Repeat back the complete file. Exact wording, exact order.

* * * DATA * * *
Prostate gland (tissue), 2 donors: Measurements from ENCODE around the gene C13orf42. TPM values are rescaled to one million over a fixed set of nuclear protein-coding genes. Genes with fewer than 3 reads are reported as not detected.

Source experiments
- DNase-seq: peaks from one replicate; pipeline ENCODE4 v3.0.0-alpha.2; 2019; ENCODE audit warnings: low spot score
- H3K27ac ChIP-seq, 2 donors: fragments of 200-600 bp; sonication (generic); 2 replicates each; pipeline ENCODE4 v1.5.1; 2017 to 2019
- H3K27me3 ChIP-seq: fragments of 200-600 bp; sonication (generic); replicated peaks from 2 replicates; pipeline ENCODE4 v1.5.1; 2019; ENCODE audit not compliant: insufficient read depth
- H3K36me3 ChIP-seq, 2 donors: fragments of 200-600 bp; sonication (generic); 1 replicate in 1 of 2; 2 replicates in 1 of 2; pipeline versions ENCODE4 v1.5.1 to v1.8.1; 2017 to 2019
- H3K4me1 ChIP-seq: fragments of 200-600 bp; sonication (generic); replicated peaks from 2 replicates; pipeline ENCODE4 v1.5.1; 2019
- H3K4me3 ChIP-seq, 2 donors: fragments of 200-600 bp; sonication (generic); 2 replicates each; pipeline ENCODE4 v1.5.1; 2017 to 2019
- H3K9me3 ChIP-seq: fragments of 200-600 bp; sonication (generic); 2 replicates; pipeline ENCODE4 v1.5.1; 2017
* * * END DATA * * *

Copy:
Prostate gland (tissue), 2 donors: Measurements from ENCODE around the gene C13orf42. TPM values are rescaled to one million over a fixed set of nuclear protein-coding genes. Genes with fewer than 3 reads are reported as not detected.

Source experiments
- DNase-seq: peaks from one replicate; pipeline ENCODE4 v3.0.0-alpha.2; 2019; ENCODE audit warnings: low spot score
- H3K27ac ChIP-seq, 2 donors: fragments of 200-600 bp; sonication (generic); 2 replicates each; pipeline ENCODE4 v1.5.1; 2017 to 2019
- H3K27me3 ChIP-seq: fragments of 200-600 bp; sonication (generic); replicated peaks from 2 replicates; pipeline ENCODE4 v1.5.1; 2019; ENCODE audit not compliant: insufficient read depth
- H3K36me3 ChIP-seq, 2 donors: fragments of 200-600 bp; sonication (generic); 1 replicate in 1 of 2; 2 replicates in 1 of 2; pipeline versions ENCODE4 v1.5.1 to v1.8.1; 2017 to 2019
- H3K4me1 ChIP-seq: fragments of 200-600 bp; sonication (generic); replicated peaks from 2 replicates; pipeline ENCODE4 v1.5.1; 2019
- H3K4me3 ChIP-seq, 2 donors: fragments of 200-600 bp; sonication (generic); 2 replicates each; pipeline ENCODE4 v1.5.1; 2017 to 2019
- H3K9me3 ChIP-seq: fragments of 200-600 bp; sonication (generic); 2 replicates; pipeline ENCODE4 v1.5.1; 2017